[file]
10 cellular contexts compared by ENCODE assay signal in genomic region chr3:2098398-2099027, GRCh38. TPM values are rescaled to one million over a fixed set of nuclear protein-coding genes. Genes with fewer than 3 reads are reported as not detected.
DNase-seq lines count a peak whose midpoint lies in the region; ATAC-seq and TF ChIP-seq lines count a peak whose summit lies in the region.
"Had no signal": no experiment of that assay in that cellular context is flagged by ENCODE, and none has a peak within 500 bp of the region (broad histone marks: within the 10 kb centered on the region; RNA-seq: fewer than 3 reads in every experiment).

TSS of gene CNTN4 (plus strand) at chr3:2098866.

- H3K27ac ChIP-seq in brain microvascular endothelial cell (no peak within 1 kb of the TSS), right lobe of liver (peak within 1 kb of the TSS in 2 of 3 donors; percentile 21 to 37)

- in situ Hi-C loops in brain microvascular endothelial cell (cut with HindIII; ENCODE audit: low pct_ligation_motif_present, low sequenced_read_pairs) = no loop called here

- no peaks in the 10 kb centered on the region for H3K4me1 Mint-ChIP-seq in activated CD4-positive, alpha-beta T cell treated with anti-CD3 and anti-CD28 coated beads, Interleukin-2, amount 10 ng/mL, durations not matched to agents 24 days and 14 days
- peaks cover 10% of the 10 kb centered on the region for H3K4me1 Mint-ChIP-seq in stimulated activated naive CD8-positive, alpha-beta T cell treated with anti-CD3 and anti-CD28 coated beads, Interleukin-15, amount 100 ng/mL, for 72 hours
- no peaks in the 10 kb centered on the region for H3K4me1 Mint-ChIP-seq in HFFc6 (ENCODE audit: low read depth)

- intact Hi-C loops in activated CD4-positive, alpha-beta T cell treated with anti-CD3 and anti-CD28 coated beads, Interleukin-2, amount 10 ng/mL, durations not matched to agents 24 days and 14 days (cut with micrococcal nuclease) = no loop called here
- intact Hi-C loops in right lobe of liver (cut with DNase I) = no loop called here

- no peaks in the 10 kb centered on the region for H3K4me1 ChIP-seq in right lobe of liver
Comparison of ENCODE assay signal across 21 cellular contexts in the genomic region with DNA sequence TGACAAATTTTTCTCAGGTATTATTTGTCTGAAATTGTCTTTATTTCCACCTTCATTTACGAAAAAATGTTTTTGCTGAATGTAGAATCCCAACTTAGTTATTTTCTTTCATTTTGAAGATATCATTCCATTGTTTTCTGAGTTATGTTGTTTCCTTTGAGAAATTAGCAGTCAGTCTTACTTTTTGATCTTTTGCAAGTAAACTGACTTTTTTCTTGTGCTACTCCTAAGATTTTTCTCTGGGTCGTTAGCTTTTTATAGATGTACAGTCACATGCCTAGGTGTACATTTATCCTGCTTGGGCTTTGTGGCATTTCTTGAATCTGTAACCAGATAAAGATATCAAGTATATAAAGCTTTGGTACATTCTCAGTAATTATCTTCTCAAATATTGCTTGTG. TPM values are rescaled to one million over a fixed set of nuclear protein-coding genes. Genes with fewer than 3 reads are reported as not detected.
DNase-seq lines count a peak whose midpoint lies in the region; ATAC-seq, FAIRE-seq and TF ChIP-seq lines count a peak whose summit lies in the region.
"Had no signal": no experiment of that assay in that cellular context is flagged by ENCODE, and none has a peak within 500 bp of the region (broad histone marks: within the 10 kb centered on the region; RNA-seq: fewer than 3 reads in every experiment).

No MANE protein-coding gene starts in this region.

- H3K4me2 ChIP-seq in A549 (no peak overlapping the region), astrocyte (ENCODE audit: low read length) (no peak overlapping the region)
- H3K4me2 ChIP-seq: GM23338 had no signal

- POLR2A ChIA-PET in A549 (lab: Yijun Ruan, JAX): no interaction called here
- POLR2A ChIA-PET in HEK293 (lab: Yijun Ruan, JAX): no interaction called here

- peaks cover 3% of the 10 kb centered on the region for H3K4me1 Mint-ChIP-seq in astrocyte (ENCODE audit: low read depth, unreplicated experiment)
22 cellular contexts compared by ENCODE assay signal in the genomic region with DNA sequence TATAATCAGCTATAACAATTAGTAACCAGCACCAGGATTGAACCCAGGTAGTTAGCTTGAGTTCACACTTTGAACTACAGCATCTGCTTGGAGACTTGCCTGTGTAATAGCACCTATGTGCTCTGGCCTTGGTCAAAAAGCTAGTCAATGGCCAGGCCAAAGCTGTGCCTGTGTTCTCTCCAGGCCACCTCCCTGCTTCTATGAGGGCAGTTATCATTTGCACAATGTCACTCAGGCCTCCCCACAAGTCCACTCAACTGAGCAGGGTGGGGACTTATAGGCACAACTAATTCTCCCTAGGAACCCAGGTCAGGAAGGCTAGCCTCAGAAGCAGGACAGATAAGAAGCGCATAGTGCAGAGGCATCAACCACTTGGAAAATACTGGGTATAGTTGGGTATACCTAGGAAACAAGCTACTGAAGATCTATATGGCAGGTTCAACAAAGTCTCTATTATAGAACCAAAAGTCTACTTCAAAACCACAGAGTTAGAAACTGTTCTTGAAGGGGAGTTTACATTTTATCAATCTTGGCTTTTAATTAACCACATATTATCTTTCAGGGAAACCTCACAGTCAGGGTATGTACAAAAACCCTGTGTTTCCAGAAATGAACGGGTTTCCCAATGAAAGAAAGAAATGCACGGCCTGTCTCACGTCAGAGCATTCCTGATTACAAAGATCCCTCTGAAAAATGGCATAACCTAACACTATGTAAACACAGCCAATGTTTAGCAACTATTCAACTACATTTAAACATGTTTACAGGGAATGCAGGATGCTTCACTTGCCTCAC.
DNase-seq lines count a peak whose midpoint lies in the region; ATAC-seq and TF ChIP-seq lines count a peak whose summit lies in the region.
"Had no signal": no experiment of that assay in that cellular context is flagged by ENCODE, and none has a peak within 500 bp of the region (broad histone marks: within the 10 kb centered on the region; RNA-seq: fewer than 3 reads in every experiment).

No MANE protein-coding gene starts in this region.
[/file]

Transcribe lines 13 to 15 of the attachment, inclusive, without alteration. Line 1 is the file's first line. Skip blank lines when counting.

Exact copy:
Comparison of ENCODE assay signal across 21 cellular contexts in the genomic region with DNA sequence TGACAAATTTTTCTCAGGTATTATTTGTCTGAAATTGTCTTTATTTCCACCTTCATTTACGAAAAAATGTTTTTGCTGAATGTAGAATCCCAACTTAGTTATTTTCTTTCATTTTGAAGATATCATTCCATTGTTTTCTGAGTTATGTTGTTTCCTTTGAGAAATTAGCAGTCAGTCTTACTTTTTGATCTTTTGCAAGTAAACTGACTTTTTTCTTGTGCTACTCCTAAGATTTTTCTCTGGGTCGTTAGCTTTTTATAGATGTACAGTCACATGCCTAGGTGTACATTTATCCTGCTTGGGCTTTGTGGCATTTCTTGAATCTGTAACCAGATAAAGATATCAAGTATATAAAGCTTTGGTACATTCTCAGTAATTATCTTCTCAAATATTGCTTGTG. TPM values are rescaled to one million over a fixed set of nuclear protein-coding genes. Genes with fewer than 3 reads are reported as not detected.
DNase-seq lines count a peak whose midpoint lies in the region; ATAC-seq, FAIRE-seq and TF ChIP-seq lines count a peak whose summit lies in the region.
"Had no signal": no experiment of that assay in that cellular context is flagged by ENCODE, and none has a peak within 500 bp of the region (broad histone marks: within the 10 kb centered on the region; RNA-seq: fewer than 3 reads in every experiment).